Thursday, 26 August 2010

The Decline of World Languages in The UK: Time to Reverse The Trend

In the wake of the best GCSE results ever, there has been a lot of discussions about the decline of languages in the UK, with a specific focus in French “no longer in the top 10 of popular subjects”.

I have been collecting such articles on Diigo and sharing them via my twitter account @icpjones.

More and more people are coming to the conclusion that leaving the development of such sensitive skills to market forces only will be detrimental to our educational system, our economy and our country in general.
This post is not about why languages are so essential, most educated people seem to agree they are. However, even if not studying a language is a common regret for a lot of adults, we seem to be getting a lot of mixed messages about languages in the media.

Languages are difficult
Nothing of value has ever been achieved without effort-the issue with languages is that the sense of true achievement is delayed over several years.

Languages are badly-taught
There has been sporadic “non-news” items claiming that you can’t get by using the skills taught for a GCSE. Speaking is usually the one targeted, the argument being that rote learning is encouraged to pass the exam. If the exam encourages rote learning, then the exam needs to be looked at. So, does that make languages too easy to pass? Only if you have an outstanding memory.

The topic-based National Curriculum was another subject of debate: too narrow and vocabulary-based. The New Curriculum is now virtually content-free. What is relevant content then? Relevant content is linked to what interests you and who you are... isn’t that a bit inward-looking? Challenging is better than relevant. 

Languages are marked harshly
There is a documented severe grading issue with languages but more confusion appears as the papers clamour “record numbers of A*-C”. So, is it easy to get a good grade or not? What it means is that your above average candidates move from very good to excellent whereas your average but decent linguists are finding it harder and harder to scrape through a C as the national co-hort becomes more and more selective.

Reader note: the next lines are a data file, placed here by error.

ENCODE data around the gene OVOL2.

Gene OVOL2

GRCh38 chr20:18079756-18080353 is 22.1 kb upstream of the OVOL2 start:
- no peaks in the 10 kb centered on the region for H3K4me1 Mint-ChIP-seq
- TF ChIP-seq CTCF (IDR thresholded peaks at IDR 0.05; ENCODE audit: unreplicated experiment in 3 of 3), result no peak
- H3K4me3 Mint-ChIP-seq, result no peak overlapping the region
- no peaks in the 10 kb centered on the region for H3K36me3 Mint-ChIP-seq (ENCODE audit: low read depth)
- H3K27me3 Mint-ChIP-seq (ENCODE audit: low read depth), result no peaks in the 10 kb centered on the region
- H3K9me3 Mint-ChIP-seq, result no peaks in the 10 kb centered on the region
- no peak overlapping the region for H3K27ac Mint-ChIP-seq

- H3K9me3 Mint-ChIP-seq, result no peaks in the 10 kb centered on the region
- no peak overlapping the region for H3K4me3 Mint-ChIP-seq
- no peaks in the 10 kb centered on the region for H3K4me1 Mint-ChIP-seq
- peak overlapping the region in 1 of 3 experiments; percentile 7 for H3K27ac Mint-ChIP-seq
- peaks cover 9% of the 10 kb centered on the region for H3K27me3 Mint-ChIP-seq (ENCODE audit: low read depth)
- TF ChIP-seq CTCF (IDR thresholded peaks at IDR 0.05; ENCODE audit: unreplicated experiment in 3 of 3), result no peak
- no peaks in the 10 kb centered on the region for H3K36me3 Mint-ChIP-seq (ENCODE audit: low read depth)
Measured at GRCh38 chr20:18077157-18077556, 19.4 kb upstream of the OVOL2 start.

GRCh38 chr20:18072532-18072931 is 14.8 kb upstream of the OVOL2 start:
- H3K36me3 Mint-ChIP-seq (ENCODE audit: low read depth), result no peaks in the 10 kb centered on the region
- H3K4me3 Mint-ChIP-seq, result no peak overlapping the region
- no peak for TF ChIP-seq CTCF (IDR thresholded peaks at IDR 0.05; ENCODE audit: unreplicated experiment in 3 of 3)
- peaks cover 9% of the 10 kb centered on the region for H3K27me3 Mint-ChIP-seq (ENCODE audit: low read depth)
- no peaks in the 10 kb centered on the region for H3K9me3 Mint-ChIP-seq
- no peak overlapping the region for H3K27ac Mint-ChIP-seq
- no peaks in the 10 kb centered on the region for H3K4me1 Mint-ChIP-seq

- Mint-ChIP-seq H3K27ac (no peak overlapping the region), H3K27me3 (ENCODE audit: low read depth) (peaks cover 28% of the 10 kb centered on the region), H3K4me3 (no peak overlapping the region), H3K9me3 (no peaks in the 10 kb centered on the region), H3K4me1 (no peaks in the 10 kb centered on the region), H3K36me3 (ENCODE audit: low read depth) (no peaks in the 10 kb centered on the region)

The class divide
Private schools have kept languages on board as they know that a lot of parents value them and they are an asset for entering Higher Education. So why have state schools gone the other way?

League tables and tough A*-C targets have pushed schools into short-termism. This was mitigated by the introduction of the publication of figures including Maths, English and Science but as, unlike the publication of the Maths and English figures, the publication of the MFL statistics is devoid of any consequences for schools, there really is no incentive for schools other than Language Colleges to invest time, effort and money in languages.

Social labelling is rife: working class kids don’t wear blazers, they don’t study languages and they don’t go to university. Most of this labelling is self-inflicted and challenged in schools but deep down languages are still seen as something for the elite, something of a nice-but-not-essential luxury because, let’s face it, everybody speaks English abroad...

Social mobility cannot be achieved by developing a two-tier educational system, so ... back to compulsory languages?

Although I am a strong advocate of languages for ALL, I do not believe in GCSE for all. There is now a wider range of qualifications, like NVQs and Asset Languages, suitable for students who may not need a high level of foreign language proficiency in the future. The thing is, that should be their decision, not ours. By narrowing the curriculum and denying students the option to take languages, we are carrying on with social labelling and reinforcing the view that “languages are for posh kids”.

In addition, a move back to compulsion does not seem realistic in terms of staffing as I recall there was a staff shortage before languages were made optional...(coincidental, surely)

So, what about incentives for schools? ... and for students?
Students and parents need to know that languages will help them to get into ALL universities. This will give schools a clear message that a language-free curriculum would be detrimental to their best students.